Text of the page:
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War Between Her Body & Mind (early 1930’s)

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  • trop_de_simones
    . . . I had not emancipated myself from all sexual taboos, and promiscuity in a woman still shocked me . . . Prudery even characterized Castor s love affair
    Message 1 of 1 , Nov 2, 2005
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      ". . . I had not emancipated myself from all sexual taboos, and
      promiscuity in a woman still shocked me . . . Prudery even
      characterized Castor's love affair with Sartre. He was stationed now
      in Tours, near enough for her to visit every weekend. Even though she
      always rented a hotel room, they spent most of the daylight hours
      walking the streets awaiting darkness, or, when their passions grew
      unmanageable, finding some hidden place along country roads where
      they could have sex. Going to bed with a man in the daytime,
      especially in a hotel, was out of the question. "Good girls," she
      said in 1982, "did not engage in such behavior." . . .

      Unfortunately for her, sexual passion unleashed torrents of agony
      that all but incapacitated her when she was away from Sartre.
      Masturbation was unthinkable, and any thought of finding satisfaction
      with another man was even more horrifying. There were men, friends of
      hers and Sartre's, who suggested their availability, but she rejected
      them rudely. She and Sartre had made their pact, and even though he
      had not hidden past liaisons from her and continued to write or tell
      her of the women who had flirted with him or (in her word) "worse",
      she kept her side of the bargain and took no other lovers. All her
      life she had been able to reject or discard anything she could not
      control, but now it was her very own body that refused to obey
      her . . .

      Her body preoccupied her, but her mind distressed her in ways that
      made her physically sick. For the first time in her adult life, she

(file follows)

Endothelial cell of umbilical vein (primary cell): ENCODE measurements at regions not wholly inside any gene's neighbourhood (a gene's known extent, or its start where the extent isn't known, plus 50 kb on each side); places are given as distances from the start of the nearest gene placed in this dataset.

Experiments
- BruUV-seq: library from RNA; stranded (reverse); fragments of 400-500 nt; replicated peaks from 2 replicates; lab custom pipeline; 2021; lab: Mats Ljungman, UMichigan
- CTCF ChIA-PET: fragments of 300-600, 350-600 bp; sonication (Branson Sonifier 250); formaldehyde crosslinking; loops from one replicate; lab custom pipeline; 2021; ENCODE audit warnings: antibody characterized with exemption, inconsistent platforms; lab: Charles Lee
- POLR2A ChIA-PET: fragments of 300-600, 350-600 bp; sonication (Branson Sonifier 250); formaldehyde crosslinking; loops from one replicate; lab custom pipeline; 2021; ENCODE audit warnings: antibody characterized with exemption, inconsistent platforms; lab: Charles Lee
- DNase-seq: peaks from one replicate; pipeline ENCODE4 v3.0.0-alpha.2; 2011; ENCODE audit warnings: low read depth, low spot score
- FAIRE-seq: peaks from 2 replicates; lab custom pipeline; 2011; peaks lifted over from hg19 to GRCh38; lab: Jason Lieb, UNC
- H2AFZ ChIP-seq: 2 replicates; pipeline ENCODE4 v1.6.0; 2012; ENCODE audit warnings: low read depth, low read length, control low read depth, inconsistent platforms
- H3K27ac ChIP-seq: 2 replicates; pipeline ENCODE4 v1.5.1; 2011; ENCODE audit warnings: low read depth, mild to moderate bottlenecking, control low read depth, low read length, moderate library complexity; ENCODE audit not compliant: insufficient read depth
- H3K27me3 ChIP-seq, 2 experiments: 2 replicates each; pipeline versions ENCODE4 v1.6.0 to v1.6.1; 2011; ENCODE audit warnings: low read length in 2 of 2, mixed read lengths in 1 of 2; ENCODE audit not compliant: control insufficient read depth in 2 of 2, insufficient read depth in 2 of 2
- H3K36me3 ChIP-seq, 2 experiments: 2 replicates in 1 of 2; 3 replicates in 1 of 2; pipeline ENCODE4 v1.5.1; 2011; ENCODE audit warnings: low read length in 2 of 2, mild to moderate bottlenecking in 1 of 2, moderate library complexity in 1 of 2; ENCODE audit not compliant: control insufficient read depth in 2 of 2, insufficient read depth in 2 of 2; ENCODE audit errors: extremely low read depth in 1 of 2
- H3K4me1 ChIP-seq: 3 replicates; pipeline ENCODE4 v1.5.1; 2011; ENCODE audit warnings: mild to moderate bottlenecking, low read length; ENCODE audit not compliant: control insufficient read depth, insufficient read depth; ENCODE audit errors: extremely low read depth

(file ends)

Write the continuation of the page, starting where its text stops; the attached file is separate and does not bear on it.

experienced jealousy and had no understanding of how to deal with it.
      In her memoirs, she wrote long descriptive passages about two women
      who were important in Sartre's life, and to whom he introduced her in
      1930. Both passages are ambiguous, ostensibly describing women with
      whom Beauvoir became friendly despite having little in common with
      each, but like so much of what seems at first reading to be
      straightforward description of personality and situation, they have a
      darker side as well.

      Beauvoir begins in an anecdotal manner, describing the looks,
      personality, habits and attitudes of each woman, especially her
      relationship to Sartre. Each of these accounts ends with Beauvoir
      placing herself in direct contrast with them, analyzing her doubts,
      fears, insecurities and what she thinks are her own physical and
      mental deficiencies. Not once does she list any of her presumed
      strengths. Above all, there is always a strong underlying current of
      fear which can be traced to her insecurity about her relationship
      with Sartre. It is as if she has tried to understand these women only
      as a means of developing and strengthening her importance as the
      central figure in his life; as if understanding and assimilating
      their true inner being would enable her to remain the one fixed,
      constant woman in his world . . .

      Throughout her life, Simone de Beauvoir kept her emotions under
      constant, rigid control until the strain became so great that some
      release was necessary. Despite her quiet, almost solitary existence
      during the past year or so, these episodes usually occurred in a
      public place, generally a café. She would drink silently and
      steadily, consuming remarkable quantities of liquor which seemed to
      have little affect on her sobriety until she started to cry, silent
      tears at first, then audible sobs that grew in strength and volume
      until they racked her body. Suddenly, as if some inner safety valve
      warned her that she had vented quite enough for the moment,
      everything stopped. She would dry her tears, powder her fact,
      straighten her clothes and rejoin the conversation as if nothing had
      happened . . .

      At the same time, she was so dissatisfied sexually (when she and JPS
      were separated by work locales) that she could not read a romantic
      novel or see a movie that was a love story without becoming highly
      aroused. Whenever a man brushed against her on the Metro or the bus,
      the mere touch suffused her with violent physical urges. Once she
      actually got down from a bus before her stop and retched into the
      gutter along the Boulevard Saint-Michel. She described these feelings
      as akin to disease:

      A shameful disease, too. I had emancipated myself just far enough
      from my puritanical upbringing to be able to take unconstrained
      pleasure in my own body, but not so far that I could allow it to
      cause me any inconvenience. Starved of its sustenance . . . I found
      it repulsive. I was forced to admit a truth that I had been doing my
      best to conceal ever since adolescence: my physical appetites were
      greater than I wanted them to be."

      above paragraphs excerpted from:
      Simone de Beauvoir, A Biography
      by Deirdre Bair
      Simon & Schuster, New York 1990
      posted by trop_de_simones
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